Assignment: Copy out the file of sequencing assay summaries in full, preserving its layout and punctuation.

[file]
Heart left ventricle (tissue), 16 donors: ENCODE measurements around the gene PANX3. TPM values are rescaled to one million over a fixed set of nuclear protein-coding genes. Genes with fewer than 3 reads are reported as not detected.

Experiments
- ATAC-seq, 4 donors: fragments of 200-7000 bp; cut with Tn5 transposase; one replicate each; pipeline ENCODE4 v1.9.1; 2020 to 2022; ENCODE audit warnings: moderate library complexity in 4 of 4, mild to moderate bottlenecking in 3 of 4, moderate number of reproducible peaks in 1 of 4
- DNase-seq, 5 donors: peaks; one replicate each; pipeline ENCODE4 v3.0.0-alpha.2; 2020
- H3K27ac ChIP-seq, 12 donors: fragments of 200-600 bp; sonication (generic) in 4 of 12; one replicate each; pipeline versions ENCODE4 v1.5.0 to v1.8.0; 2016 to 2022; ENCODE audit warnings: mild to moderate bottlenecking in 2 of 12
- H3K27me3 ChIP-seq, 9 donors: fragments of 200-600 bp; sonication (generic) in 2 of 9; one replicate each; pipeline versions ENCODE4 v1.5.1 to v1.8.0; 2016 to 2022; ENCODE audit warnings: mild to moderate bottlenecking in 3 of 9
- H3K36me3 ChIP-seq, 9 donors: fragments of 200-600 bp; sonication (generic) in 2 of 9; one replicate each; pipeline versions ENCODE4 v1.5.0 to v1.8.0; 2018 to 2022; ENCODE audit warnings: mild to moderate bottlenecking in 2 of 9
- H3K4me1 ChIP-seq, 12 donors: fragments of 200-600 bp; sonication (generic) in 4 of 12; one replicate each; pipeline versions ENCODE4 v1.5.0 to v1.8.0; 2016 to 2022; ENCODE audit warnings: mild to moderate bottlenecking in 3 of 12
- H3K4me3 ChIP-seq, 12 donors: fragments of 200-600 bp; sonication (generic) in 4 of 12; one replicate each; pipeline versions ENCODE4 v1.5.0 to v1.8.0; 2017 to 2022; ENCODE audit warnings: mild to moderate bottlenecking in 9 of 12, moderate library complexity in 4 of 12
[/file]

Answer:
Heart left ventricle (tissue), 16 donors: ENCODE measurements around the gene PANX3. TPM values are rescaled to one million over a fixed set of nuclear protein-coding genes. Genes with fewer than 3 reads are reported as not detected.

Experiments
- ATAC-seq, 4 donors: fragments of 200-7000 bp; cut with Tn5 transposase; one replicate each; pipeline ENCODE4 v1.9.1; 2020 to 2022; ENCODE audit warnings: moderate library complexity in 4 of 4, mild to moderate bottlenecking in 3 of 4, moderate number of reproducible peaks in 1 of 4
- DNase-seq, 5 donors: peaks; one replicate each; pipeline ENCODE4 v3.0.0-alpha.2; 2020
- H3K27ac ChIP-seq, 12 donors: fragments of 200-600 bp; sonication (generic) in 4 of 12; one replicate each; pipeline versions ENCODE4 v1.5.0 to v1.8.0; 2016 to 2022; ENCODE audit warnings: mild to moderate bottlenecking in 2 of 12
- H3K27me3 ChIP-seq, 9 donors: fragments of 200-600 bp; sonication (generic) in 2 of 9; one replicate each; pipeline versions ENCODE4 v1.5.1 to v1.8.0; 2016 to 2022; ENCODE audit warnings: mild to moderate bottlenecking in 3 of 9
- H3K36me3 ChIP-seq, 9 donors: fragments of 200-600 bp; sonication (generic) in 2 of 9; one replicate each; pipeline versions ENCODE4 v1.5.0 to v1.8.0; 2018 to 2022; ENCODE audit warnings: mild to moderate bottlenecking in 2 of 9
- H3K4me1 ChIP-seq, 12 donors: fragments of 200-600 bp; sonication (generic) in 4 of 12; one replicate each; pipeline versions ENCODE4 v1.5.0 to v1.8.0; 2016 to 2022; ENCODE audit warnings: mild to moderate bottlenecking in 3 of 12
- H3K4me3 ChIP-seq, 12 donors: fragments of 200-600 bp; sonication (generic) in 4 of 12; one replicate each; pipeline versions ENCODE4 v1.5.0 to v1.8.0; 2017 to 2022; ENCODE audit warnings: mild to moderate bottlenecking in 9 of 12, moderate library complexity in 4 of 12